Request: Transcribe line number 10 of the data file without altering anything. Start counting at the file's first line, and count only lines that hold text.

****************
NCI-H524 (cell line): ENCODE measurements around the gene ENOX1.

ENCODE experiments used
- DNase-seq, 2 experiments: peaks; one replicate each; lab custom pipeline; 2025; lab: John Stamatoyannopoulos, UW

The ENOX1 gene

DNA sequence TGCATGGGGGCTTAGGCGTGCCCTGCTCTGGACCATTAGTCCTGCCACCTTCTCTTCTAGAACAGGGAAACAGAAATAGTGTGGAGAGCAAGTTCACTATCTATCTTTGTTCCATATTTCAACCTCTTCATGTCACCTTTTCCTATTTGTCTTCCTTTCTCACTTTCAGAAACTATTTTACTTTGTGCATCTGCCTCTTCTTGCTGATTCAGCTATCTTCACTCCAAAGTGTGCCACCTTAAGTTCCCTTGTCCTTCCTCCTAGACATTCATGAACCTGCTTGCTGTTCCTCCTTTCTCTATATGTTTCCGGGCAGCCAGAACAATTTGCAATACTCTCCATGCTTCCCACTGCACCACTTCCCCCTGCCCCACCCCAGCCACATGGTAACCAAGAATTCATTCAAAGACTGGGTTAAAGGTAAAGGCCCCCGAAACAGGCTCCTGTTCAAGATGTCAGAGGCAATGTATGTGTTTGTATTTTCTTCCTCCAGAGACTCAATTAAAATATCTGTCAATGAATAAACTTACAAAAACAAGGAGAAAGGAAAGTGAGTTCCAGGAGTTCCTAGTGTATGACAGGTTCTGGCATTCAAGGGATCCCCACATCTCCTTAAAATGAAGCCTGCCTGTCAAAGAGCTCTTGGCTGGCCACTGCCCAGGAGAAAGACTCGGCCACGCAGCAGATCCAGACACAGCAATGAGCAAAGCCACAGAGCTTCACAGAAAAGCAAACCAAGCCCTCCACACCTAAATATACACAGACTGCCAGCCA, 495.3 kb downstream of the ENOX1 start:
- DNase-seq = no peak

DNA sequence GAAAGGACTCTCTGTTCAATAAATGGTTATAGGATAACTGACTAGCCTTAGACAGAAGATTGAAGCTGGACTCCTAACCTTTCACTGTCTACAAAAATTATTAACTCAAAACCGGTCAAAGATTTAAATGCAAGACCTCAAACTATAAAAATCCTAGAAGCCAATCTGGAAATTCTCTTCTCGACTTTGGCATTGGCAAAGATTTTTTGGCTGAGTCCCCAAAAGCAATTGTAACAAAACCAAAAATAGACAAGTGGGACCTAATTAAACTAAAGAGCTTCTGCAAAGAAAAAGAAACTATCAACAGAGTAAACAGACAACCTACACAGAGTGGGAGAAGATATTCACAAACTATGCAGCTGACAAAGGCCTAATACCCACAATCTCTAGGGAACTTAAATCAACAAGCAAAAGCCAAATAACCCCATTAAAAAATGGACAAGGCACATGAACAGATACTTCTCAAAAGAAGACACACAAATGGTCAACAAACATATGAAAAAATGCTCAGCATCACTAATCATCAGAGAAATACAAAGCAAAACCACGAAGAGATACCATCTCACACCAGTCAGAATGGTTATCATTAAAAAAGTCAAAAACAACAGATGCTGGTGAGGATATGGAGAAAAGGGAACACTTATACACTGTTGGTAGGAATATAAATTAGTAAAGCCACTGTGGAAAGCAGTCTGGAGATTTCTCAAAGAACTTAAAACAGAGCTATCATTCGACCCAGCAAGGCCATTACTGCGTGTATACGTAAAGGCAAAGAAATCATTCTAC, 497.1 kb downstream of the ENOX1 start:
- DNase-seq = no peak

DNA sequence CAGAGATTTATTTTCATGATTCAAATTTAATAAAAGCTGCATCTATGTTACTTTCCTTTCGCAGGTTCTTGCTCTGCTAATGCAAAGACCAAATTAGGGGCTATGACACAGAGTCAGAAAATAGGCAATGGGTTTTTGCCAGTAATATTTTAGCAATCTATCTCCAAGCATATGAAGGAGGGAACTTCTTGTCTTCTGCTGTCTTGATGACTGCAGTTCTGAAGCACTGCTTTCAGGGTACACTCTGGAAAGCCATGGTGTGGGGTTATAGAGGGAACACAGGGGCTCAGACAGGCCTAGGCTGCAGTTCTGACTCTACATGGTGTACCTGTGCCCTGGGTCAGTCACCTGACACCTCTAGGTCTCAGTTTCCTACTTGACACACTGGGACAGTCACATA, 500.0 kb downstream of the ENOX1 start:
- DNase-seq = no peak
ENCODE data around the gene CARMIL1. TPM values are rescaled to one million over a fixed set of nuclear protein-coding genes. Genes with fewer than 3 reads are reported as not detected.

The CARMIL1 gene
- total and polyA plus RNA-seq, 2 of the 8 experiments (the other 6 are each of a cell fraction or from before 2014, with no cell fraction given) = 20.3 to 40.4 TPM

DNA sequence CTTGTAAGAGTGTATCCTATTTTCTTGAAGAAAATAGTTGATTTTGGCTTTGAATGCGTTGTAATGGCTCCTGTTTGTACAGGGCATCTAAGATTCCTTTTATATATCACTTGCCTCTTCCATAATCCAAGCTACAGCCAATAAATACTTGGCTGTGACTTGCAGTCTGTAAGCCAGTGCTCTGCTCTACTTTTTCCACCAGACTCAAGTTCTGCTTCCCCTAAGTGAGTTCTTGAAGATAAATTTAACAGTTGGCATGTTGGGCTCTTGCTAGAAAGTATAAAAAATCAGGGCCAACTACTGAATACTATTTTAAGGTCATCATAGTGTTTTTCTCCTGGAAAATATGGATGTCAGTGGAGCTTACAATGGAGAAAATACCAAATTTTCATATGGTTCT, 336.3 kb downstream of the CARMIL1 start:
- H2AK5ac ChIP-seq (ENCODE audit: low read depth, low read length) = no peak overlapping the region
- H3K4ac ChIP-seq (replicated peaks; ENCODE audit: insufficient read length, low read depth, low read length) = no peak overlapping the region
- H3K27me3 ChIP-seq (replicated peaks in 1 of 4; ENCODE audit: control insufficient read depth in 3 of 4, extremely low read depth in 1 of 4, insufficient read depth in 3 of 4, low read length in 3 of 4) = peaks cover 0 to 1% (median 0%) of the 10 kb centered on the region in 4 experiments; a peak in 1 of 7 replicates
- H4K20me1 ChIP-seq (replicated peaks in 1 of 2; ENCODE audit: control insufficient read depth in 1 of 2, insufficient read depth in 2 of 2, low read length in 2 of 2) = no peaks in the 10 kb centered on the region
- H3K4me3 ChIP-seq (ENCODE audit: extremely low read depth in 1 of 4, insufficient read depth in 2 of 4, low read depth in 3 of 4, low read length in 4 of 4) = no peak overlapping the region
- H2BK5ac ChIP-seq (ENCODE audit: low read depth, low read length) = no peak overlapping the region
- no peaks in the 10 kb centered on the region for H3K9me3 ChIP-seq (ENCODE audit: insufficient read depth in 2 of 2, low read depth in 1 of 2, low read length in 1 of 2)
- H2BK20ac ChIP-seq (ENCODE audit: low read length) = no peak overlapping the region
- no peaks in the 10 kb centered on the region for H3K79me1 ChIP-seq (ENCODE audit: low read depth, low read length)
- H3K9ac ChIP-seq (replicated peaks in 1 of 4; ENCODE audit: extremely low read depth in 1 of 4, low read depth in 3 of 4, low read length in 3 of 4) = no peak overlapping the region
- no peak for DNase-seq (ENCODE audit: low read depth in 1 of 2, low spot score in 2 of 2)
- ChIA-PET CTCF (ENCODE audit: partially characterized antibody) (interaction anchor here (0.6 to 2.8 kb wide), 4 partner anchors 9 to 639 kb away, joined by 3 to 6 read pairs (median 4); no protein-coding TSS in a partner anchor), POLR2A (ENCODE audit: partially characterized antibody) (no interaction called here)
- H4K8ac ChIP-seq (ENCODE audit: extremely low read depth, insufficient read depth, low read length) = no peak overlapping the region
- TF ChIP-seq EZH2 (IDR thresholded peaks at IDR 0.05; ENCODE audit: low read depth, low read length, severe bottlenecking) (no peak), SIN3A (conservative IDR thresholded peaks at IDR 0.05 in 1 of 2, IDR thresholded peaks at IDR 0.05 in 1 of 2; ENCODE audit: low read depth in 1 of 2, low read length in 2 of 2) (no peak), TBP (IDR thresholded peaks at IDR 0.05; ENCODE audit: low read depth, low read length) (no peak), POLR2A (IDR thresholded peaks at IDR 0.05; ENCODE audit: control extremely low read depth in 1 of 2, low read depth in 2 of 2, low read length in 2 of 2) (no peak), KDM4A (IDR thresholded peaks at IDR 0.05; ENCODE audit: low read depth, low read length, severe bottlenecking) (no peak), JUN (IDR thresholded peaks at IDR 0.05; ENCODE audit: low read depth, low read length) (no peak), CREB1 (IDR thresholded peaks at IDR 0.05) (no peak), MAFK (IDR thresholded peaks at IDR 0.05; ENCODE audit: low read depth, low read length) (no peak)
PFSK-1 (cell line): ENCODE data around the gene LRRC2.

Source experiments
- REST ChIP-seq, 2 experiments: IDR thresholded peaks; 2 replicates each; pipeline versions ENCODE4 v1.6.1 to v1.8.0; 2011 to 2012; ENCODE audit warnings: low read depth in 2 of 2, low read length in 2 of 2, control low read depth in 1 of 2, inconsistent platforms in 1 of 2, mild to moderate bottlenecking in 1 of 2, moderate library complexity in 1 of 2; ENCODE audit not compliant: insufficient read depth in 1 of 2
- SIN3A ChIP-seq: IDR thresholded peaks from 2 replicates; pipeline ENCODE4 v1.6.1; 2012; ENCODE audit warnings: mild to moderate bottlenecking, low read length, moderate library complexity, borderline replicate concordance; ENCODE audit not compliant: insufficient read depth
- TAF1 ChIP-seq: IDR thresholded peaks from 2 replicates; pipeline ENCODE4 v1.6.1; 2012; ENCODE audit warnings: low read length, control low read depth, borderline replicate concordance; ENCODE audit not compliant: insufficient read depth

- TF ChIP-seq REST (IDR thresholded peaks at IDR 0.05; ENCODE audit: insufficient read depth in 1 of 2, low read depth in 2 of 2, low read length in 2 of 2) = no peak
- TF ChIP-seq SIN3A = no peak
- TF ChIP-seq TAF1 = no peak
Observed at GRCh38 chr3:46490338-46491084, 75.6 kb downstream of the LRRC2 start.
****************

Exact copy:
- DNase-seq = no peak